With buyers and sellers from partner ecosystems like ecommerce platforms or banks, ZaloPay has gained the competitive advantage as the broker between sellers and buyers with valuable customer-centric insights, he said.

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Mark Morawski, Chief Technology Officer at ZaloPay

Growth opportunities from innovation

When discussing growth opportunities for AIA Vietnam, Bill saw the lockdown period that disrupted economic activities as a chance for the organization to transform. With the tools and technologies ready, AIA Vietnam embraced the changes with a remote platform that helps maintain customer-business connection in times when face-to-face interactions were nearly impossible.

At the same time, the CTO of AIA Vietnam underlined readiness, especially technological preparation, as one of the crucial components that companies should keep in mind when faced with changes.

“When business is ready, one of the key components that we get is a much faster decision making process,” Bill stressed. “In this environment, lots of expectations from the customer side are changing. Technology is always evolving, the customer is changing, so to be able to have this kind of growth opportunity, you should be ready first.”

When working with larger ecosystems and partners, host Hao Tran asked KPMG’s Yann, how does the firm determine its growth trajectory? In order to utilize businesses’ innovation management process, Yann recommended that companies visualize the possible scenarios of growth and determine the predictable actors and viables in the process before putting in the work.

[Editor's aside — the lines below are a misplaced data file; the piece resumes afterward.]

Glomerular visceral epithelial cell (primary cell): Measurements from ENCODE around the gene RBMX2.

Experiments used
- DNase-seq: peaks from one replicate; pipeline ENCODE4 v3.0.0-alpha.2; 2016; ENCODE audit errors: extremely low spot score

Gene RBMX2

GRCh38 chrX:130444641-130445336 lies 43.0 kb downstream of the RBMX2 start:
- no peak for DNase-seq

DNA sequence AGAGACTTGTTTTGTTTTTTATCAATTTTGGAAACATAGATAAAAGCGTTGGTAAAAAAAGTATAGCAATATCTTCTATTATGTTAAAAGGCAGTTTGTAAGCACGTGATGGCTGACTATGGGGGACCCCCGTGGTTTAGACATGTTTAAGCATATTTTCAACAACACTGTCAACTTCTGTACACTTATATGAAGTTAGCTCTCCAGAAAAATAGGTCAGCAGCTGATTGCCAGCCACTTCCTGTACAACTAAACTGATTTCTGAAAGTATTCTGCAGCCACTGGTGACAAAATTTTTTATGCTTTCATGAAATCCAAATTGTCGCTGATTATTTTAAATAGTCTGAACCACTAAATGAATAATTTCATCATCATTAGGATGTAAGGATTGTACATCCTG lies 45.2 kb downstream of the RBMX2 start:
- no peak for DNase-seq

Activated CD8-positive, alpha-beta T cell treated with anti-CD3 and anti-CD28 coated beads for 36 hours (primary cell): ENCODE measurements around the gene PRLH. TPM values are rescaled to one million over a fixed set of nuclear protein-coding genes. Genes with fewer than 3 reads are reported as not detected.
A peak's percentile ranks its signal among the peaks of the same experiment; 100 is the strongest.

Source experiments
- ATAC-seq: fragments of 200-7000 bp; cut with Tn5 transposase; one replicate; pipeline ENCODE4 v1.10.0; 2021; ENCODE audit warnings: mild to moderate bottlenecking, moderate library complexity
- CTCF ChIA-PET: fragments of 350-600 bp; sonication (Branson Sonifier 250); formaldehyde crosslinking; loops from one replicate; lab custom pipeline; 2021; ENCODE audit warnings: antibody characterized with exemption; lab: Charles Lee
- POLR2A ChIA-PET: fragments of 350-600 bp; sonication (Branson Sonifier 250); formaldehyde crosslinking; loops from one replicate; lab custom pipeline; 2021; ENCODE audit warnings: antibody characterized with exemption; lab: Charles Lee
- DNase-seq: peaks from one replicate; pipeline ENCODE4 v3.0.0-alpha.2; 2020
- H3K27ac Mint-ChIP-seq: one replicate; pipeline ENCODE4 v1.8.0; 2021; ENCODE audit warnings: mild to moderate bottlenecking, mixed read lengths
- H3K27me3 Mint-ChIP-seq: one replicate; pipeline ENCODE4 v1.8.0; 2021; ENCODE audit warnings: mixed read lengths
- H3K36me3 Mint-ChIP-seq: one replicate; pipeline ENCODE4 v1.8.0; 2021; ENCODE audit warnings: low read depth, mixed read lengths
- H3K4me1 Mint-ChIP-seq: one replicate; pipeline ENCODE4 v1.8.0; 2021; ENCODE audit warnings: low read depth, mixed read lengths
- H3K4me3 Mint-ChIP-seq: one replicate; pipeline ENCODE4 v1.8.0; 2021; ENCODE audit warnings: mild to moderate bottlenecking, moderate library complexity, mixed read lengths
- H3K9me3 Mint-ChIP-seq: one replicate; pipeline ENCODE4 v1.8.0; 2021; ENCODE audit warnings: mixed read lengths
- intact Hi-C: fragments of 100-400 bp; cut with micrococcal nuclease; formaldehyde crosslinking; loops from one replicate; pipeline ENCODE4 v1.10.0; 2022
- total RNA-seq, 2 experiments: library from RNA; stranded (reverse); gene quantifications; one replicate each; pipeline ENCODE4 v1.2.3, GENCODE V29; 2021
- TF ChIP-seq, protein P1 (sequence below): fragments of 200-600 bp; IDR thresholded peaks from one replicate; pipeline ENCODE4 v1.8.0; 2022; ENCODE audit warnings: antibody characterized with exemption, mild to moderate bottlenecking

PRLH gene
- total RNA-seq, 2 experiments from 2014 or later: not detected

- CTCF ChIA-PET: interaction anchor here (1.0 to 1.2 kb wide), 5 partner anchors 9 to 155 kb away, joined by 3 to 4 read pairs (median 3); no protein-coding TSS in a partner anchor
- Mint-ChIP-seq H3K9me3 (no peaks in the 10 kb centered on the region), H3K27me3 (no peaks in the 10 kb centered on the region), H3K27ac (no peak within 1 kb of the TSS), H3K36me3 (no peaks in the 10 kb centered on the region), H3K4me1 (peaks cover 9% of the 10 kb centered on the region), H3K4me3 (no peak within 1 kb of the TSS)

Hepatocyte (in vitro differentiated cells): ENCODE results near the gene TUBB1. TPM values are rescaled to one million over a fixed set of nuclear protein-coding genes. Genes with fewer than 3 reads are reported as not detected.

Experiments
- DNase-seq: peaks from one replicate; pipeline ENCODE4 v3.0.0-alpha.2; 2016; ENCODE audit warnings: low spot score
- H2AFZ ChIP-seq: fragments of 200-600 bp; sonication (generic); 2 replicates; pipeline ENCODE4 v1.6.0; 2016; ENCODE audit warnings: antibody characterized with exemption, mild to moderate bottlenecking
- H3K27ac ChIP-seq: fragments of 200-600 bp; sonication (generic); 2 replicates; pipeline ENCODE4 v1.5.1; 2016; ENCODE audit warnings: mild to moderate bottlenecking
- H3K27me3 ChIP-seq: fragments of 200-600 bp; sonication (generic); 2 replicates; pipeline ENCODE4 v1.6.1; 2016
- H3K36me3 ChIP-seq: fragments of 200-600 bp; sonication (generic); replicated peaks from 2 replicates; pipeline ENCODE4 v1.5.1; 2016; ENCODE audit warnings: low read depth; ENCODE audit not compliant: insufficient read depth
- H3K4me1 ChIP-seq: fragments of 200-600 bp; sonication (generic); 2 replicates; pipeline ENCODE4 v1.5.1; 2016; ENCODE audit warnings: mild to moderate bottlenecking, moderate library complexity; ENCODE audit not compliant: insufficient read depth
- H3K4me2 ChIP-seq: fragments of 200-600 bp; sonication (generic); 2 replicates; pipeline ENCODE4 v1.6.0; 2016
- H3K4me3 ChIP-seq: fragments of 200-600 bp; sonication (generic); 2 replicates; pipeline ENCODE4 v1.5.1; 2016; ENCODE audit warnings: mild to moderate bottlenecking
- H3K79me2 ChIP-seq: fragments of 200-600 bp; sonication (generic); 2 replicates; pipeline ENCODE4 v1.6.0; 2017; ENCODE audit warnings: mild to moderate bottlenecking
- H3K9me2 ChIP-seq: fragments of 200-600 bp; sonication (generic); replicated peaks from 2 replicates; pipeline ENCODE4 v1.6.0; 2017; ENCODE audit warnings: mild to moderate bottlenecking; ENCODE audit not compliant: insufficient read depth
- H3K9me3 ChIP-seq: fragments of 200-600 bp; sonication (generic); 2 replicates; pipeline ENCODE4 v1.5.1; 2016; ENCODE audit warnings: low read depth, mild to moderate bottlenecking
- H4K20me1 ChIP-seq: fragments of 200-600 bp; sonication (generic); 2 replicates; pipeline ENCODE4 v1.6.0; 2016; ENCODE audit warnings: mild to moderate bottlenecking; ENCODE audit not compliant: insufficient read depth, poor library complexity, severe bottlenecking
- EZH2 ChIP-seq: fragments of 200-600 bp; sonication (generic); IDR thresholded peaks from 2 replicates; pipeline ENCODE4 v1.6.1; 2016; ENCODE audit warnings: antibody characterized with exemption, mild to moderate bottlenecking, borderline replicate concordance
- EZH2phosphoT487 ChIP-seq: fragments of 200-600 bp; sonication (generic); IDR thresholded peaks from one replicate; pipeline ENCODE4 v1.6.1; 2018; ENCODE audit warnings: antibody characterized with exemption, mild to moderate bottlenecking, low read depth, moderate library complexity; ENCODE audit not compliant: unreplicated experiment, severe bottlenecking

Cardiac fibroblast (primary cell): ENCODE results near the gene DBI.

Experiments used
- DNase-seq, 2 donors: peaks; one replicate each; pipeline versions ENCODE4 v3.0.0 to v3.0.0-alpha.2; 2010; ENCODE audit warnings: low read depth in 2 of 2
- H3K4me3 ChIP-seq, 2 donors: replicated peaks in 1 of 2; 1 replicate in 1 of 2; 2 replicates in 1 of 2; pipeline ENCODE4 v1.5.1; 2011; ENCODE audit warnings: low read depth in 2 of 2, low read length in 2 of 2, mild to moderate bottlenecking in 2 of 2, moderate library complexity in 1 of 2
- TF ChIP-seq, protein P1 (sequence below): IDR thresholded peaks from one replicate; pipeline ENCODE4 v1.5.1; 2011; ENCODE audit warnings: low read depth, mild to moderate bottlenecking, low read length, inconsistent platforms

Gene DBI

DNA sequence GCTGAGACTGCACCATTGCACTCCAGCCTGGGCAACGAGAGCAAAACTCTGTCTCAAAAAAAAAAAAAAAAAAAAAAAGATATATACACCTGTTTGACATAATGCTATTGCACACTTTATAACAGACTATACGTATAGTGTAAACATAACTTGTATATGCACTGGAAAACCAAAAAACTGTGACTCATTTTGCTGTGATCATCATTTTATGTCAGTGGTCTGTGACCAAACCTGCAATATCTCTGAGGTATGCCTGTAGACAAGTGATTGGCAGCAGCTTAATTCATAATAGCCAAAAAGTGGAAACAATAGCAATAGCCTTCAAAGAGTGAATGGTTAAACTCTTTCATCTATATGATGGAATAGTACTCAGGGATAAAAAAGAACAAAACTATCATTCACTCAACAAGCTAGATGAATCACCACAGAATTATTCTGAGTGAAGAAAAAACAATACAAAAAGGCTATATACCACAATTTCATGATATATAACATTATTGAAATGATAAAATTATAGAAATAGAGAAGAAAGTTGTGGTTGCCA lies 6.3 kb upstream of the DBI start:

“Each time you do a loop in your innovation management process, you’re wasting time, wasting money and losing your competitive advantage. So reducing the gap between what you want to do and where you start is the best way to reach your goal faster, and reaching your goal faster means you have more chances of adoption,” he advised.

With regard to the timing of innovation processes, Yann urged organizations to start as soon as possible using a top-down approach. By doing so, the related parties in the process, including the organization’s employees, current and future customers will have the chance to align with the firm’s objectives and to adapt to changes.

Looking at the growth opportunities for ZaloPay, Mark said he believed that the company is moving in the direction of “removing the friction in the customer experience,” making people’s lives easier. With that goal in mind, ZaloPay has seen immense development in Vietnam in adopting features like topping up mobile devices using customers’ wallet balance, or assisting them in their billing tasks with reminders to pay bills.

“Our ultimate job as a product company is to solve the problems for customers,” Mark explained. When it comes to ZaloPay’s partnerships, “it’s really the partner ecosystems around ZaloPay that help us support our users as well.”